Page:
The Duplasses also exec-produced Poyser's second movie Lovers of Hate, about two men in love with the same woman. Another mumblecore veteran, director David Lowery, photographed the movie. Distributor IFC threw a SXSW dinner for Lovers of Hate, which is one of several IFC SXSW titles currently available on-demand. Mark Duplass considers Poyser to be a "more advanced screenwriter," he said, and when Poyser called just as they were feeling flush from having earned a salary on Cyrus, they agreed to invest some money to finish the film and recommended their foreign sales agent and publicist.

In demand as an actor (Humpday), Mark also agreed to star in animator Geoff Marslett's space adventure Mars. Marslett wanted to bring him on to add some honesty to the sci-fi romance. "My take on romance is goofy and melancholy," said Marslett (who shot the flatly-lit actors against a green screen, processed the colors, keyed out the actors, hand-drew the major lines on their faces and clothes, used a program to add shadows, and used CG to animate and composite everything with consistent colors). "Mark brings the right flavor to the character. He got that place of making it funny but not slapstick. He charms you and makes you laugh."

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Comedy is a Duplass trademark. While they started out imitating their idols the Coen brothers, said Jay, they soon figured out their own on-the-fly approach by accident on a short. "I feel confident that if we did it another way we'd make bad movies."

They write their scripts "funny and light," said Mark, because when actors improvise, they "always take us to the dramatic side." Films like Cyrus don't fit any conventional genre. "It's not that much of a comedy, not that much of a drama," said Mark. "We're obsessed with plot and story, which never goes away. We don't do a lot of planning, don't know the balance until we're done with editing. We're looking for lightning on set. We then rebuild the scene around the lightning." Even on their next movie, the stoner comedy Jeff Who Lives at Home, which requires storyboards, "we will still mess them up," said Mark. "We're prepared to go on set with the first draft, but no one else is. It's hard on the actors, but fear is good for these movies."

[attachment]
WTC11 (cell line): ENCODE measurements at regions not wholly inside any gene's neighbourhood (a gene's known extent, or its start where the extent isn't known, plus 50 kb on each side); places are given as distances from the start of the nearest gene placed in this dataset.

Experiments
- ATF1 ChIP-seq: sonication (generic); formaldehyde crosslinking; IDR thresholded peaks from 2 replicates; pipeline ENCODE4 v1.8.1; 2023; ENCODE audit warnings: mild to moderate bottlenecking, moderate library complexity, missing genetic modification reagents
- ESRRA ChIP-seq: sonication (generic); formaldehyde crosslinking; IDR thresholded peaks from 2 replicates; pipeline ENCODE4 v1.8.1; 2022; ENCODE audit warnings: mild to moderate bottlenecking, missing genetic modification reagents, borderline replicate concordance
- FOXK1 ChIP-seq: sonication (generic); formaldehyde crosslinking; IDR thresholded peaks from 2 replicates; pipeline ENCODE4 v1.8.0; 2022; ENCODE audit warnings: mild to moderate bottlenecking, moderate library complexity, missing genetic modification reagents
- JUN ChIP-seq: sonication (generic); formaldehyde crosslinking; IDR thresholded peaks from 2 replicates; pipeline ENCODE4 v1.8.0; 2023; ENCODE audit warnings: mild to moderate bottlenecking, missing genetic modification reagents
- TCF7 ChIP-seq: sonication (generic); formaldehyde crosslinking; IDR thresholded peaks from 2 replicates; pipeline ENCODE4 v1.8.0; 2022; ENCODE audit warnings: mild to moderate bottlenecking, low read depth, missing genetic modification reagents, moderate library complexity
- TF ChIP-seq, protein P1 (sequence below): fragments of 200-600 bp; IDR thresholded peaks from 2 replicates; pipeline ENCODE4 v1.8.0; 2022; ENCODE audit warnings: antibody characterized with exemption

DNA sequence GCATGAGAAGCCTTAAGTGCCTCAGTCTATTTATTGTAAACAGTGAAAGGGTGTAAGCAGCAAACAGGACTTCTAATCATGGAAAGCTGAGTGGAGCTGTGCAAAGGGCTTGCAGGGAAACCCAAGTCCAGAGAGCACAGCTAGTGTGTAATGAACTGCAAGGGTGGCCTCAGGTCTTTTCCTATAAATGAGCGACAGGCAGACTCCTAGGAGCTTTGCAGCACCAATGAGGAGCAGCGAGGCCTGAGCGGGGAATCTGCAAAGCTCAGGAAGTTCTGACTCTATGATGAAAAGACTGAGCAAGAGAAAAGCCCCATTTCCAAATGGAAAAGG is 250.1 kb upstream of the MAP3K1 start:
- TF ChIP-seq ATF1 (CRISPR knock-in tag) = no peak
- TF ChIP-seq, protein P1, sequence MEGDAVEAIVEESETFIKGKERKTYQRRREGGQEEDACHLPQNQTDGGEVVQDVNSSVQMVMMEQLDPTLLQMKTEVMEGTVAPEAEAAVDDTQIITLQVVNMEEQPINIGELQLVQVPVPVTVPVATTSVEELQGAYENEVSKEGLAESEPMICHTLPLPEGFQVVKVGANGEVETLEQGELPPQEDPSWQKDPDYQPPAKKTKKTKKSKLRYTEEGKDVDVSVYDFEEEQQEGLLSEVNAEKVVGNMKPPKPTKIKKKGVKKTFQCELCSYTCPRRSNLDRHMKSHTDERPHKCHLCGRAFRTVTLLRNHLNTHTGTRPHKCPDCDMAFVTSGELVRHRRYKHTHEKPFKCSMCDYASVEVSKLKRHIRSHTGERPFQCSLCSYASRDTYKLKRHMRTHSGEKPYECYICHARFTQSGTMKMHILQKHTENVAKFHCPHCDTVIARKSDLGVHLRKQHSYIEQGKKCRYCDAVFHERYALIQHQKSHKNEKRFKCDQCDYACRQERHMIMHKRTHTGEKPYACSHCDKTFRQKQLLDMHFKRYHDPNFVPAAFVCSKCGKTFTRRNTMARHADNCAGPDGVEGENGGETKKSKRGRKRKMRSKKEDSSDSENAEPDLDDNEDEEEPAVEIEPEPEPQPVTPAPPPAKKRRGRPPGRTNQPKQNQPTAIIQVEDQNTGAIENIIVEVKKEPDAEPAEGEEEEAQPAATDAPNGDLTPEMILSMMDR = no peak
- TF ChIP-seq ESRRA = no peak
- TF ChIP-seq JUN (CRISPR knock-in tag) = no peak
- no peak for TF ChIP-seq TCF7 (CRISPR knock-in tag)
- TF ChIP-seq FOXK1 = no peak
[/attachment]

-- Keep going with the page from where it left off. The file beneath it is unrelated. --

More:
"The only way I know how to tell a story is honestly and simply," said Aselton. "Naturalistic moments can have humor in them and can come from the deepest depths of sorrow and be funny. I'm never pushing for a joke. Dax brought some humor."

Poyser admitted that the Duplass shooting method terrifies him. His scripted stories "tend toward darker, uncomfortable places. The characters are trying to get out of bad situations. I'm trying to use comedy to get the audience on board, so that they are disarmed and ready for the more dramatic stuff that comes later."

Ironically, when Mark turned up on set for Greenberg, he had to follow Noah Baumbach's script word for word.

Here's the SXSW The Freebie Q & A:


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And here's Making Of's interview with Aselton and Shepard:

And if you missed it, my Cyrus interview with Mark and Jay Duplass at Sundance:


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This article is related to: Festivals, Genres, SXSW, Independents